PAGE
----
Long View appealed, and the hearing officer affirmed. Long View then sought administrative review before the Industrial Claim Appeals Office (Panel), which also affirmed.

The Court of Appeals affirms the Panel’s decision that the consulting agreement does not create a rebuttable presumption of an independent contractor relationship. However, the Court agrees with Long View’s contention that the record does not support the Panel’s findings regarding the issues of "independent trade" and "control and direction."

The hearing officer made no express determination whether Long View had shown, under CRS § 8-70-115(1)(b), that Lucero was customarily engaged in an independent trade, occupation, profession, or business related to the services performed under the consulting agreement. The hearing officer found only that there was no evidence Lucero had worked for other companies during the three-month period he worked under the consulting agreement. The Court does not believe that, when looking at a short-term contract for services, a lack of contemporaneous work for others is dispositive of whether a worker maintained an independent trade or business.

The Court also agrees with Long View’s contention that the evidentiary findings do not support the determination that Long View had the right to direct and control Lucero’s work. The Court finds that Anadarko was directing and controlling Lucero’s work. On remand, the hearing officer is to make additional findings as to whether CRS § 8-70-115(b) is applicable to this situation.

No. 08CA0402. People in the Interest of L.O.L., and Concerning J.B.L.
Termination of Parent–Child Relationship—Mootness—Burden of Proof.

The child, L.O.L., through her guardian ad litem (GAL), appeals the order denying the motion to terminate her parent–child relationship with mother. The appeal is dismissed in part and the order is reversed in part.

The Adams County Department of Social Services (Department) filed a dependency and neglect petition on L.O.L.’s behalf and removed her from parental custody after her father caused her to suffer a brain injury. A year later, Department filed a motion to terminate parental rights, alleging that, despite mother’s compliance with the treatment plan, all therapeutic efforts to reestablish the bond between mother and child had failed. The court denied the motion and Department appealed.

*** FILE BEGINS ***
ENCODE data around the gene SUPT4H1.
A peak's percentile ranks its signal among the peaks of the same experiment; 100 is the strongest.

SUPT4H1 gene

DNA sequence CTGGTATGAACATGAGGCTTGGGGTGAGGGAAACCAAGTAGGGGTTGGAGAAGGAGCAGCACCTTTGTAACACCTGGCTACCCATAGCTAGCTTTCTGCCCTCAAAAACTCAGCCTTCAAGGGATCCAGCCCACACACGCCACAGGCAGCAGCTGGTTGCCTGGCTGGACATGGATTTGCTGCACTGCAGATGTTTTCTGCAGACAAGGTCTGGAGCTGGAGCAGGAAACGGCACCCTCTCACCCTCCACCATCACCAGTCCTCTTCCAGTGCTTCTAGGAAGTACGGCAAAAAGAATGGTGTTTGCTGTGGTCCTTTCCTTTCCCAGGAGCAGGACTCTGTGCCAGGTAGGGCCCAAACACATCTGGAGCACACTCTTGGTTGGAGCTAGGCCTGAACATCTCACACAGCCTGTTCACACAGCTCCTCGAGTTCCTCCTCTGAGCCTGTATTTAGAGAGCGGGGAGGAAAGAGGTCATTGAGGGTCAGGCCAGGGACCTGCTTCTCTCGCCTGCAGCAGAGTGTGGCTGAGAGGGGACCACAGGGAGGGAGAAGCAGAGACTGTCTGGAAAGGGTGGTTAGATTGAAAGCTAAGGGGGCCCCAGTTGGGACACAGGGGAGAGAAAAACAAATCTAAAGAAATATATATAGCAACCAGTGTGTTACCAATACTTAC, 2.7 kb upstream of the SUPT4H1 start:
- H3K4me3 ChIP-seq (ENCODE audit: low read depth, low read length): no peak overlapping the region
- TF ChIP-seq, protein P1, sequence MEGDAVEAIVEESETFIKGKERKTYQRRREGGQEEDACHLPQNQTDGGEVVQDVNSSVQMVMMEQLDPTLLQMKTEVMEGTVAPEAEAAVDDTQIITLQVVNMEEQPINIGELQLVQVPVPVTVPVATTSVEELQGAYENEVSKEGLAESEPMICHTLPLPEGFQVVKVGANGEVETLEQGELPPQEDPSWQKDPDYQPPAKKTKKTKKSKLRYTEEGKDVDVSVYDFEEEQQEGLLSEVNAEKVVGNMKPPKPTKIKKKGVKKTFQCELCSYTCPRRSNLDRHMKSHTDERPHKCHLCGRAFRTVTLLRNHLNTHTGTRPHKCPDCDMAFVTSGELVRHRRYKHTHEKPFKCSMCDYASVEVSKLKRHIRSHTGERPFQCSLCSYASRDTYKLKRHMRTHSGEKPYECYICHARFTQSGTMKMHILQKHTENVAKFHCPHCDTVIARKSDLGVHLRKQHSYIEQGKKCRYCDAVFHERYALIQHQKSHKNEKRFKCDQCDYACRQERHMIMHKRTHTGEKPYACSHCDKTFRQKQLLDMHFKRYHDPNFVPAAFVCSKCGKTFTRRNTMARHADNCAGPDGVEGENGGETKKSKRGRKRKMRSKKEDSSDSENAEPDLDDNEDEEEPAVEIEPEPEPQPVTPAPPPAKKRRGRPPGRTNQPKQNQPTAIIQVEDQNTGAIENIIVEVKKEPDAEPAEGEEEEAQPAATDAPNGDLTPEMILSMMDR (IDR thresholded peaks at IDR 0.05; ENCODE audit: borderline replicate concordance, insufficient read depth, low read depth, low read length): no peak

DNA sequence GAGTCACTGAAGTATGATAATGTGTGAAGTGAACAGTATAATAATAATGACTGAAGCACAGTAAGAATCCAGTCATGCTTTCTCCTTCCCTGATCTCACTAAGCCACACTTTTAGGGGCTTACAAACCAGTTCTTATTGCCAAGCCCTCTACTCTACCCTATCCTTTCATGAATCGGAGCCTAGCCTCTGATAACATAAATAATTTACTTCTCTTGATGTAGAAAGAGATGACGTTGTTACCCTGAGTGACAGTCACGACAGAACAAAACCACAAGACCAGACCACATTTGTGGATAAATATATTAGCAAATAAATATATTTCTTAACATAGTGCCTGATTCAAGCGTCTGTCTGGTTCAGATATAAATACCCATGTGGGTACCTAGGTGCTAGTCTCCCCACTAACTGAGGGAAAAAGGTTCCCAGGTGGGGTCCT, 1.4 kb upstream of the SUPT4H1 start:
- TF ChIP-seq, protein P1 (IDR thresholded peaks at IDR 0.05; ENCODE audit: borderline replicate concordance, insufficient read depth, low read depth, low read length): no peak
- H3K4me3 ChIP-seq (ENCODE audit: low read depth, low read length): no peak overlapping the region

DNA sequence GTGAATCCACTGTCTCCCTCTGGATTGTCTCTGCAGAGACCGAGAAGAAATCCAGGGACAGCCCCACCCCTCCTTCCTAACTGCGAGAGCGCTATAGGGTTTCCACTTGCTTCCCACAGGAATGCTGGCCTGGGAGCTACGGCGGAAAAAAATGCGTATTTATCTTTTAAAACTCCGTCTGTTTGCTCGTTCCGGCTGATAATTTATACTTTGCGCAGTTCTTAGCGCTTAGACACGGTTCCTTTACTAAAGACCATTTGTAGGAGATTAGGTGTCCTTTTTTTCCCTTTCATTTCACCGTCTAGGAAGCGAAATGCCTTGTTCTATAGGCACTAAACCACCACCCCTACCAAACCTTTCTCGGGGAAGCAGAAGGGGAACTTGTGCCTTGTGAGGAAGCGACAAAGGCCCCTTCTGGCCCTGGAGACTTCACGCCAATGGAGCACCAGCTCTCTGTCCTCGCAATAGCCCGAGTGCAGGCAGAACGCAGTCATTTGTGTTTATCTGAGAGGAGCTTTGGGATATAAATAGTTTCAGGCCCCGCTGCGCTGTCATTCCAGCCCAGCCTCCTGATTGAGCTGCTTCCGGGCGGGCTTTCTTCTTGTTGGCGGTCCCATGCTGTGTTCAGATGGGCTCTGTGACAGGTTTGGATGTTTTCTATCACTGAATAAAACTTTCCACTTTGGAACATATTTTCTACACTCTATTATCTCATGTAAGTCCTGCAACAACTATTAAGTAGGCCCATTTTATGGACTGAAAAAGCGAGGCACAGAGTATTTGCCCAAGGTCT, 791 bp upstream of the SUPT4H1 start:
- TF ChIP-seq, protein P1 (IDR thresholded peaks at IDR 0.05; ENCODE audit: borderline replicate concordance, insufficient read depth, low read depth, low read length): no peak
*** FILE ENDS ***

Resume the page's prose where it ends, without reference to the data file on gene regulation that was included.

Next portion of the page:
Following the Court of Appeals’ review of the petitions submitted, the record, and the lower court’s register of actions, the Court requested additional briefing from Department and the GAL on the issue of mootness, because since the petition was filed, L.O.L. had been returned to mother’s custody. Further review of the trial court record shows that: (1) L.O.L. had been in mother’s custody since June 2008; and (2) at the September review hearing, all parties agreed with the recommendation to keep L.O.L. with mother.

The Court holds that the issue of termination of parental rights is technically moot. However, it addresses the issue of the correct burden of proof, because it is a matter capable of repetition in a context that will evade review.

Here, where the child has been returned to mother under no objection from any party, the termination of parental rights issue is moot. Because no party is seeking termination of parental rights, the Court’s ruling on this issue would have no practical effect on the existing controversy; therefore, the Court will not address it.

The GAL asserts that the trial court erred in requiring Department to present evidence beyond a reasonable doubt to prove its motion to terminate. Because this mistake could be repeated and evade review, the Court addresses it. The Court agrees with the GAL, holding that the correct standard is clear and convincing evidence. The "beyond a reasonable doubt" standard is applicable only if the Indian Child Welfare Act of 1978 (ICWA) applies. In this case, the ICWA was not applicable. The order is reversed to the extent it determines that the higher ICWA burden of proof should apply in these circumstances. The appeal is dismissed as moot in all other respects, and the case is remanded to the trial court for further proceedings as warranted.

Colorado Court of Appeals Opinions